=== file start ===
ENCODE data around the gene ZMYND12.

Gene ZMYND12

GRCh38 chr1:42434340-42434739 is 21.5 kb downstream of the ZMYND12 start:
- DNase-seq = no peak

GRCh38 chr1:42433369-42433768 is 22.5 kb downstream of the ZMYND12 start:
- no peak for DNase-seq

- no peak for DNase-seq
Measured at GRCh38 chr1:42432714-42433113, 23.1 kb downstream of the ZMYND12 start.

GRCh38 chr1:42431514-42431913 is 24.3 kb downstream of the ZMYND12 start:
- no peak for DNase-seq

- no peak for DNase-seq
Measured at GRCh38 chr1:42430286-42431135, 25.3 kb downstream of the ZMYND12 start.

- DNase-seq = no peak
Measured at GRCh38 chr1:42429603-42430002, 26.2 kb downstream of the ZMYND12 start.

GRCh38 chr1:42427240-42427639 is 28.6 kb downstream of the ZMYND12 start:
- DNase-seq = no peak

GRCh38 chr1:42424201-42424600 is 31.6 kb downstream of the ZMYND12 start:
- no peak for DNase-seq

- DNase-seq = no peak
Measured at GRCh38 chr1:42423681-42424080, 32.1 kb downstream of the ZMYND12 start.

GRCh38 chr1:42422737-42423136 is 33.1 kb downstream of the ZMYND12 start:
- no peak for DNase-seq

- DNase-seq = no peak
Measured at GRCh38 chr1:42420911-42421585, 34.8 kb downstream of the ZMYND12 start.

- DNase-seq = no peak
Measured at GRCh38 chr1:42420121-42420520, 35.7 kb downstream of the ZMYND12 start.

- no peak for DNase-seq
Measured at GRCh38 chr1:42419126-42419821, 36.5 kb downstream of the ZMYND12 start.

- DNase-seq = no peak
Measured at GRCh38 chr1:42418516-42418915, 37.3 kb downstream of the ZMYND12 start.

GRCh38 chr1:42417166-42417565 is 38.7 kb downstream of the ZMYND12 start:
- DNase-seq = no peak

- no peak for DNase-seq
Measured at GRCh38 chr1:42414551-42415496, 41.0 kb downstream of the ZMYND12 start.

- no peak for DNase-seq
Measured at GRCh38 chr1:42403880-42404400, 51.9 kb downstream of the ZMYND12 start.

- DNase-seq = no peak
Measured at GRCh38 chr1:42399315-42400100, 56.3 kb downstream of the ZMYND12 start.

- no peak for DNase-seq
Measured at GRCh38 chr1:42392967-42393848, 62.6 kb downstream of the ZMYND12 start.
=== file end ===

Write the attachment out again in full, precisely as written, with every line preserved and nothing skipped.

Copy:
ENCODE data around the gene ZMYND12.

Gene ZMYND12

GRCh38 chr1:42434340-42434739 is 21.5 kb downstream of the ZMYND12 start:
- DNase-seq = no peak

GRCh38 chr1:42433369-42433768 is 22.5 kb downstream of the ZMYND12 start:
- no peak for DNase-seq

- no peak for DNase-seq
Measured at GRCh38 chr1:42432714-42433113, 23.1 kb downstream of the ZMYND12 start.

GRCh38 chr1:42431514-42431913 is 24.3 kb downstream of the ZMYND12 start:
- no peak for DNase-seq

- no peak for DNase-seq
Measured at GRCh38 chr1:42430286-42431135, 25.3 kb downstream of the ZMYND12 start.

- DNase-seq = no peak
Measured at GRCh38 chr1:42429603-42430002, 26.2 kb downstream of the ZMYND12 start.

GRCh38 chr1:42427240-42427639 is 28.6 kb downstream of the ZMYND12 start:
- DNase-seq = no peak

GRCh38 chr1:42424201-42424600 is 31.6 kb downstream of the ZMYND12 start:
- no peak for DNase-seq

- DNase-seq = no peak
Measured at GRCh38 chr1:42423681-42424080, 32.1 kb downstream of the ZMYND12 start.

GRCh38 chr1:42422737-42423136 is 33.1 kb downstream of the ZMYND12 start:
- no peak for DNase-seq

- DNase-seq = no peak
Measured at GRCh38 chr1:42420911-42421585, 34.8 kb downstream of the ZMYND12 start.

- DNase-seq = no peak
Measured at GRCh38 chr1:42420121-42420520, 35.7 kb downstream of the ZMYND12 start.

- no peak for DNase-seq
Measured at GRCh38 chr1:42419126-42419821, 36.5 kb downstream of the ZMYND12 start.

- DNase-seq = no peak
Measured at GRCh38 chr1:42418516-42418915, 37.3 kb downstream of the ZMYND12 start.

GRCh38 chr1:42417166-42417565 is 38.7 kb downstream of the ZMYND12 start:
- DNase-seq = no peak

- no peak for DNase-seq
Measured at GRCh38 chr1:42414551-42415496, 41.0 kb downstream of the ZMYND12 start.

- no peak for DNase-seq
Measured at GRCh38 chr1:42403880-42404400, 51.9 kb downstream of the ZMYND12 start.

- DNase-seq = no peak
Measured at GRCh38 chr1:42399315-42400100, 56.3 kb downstream of the ZMYND12 start.

- no peak for DNase-seq
Measured at GRCh38 chr1:42392967-42393848, 62.6 kb downstream of the ZMYND12 start.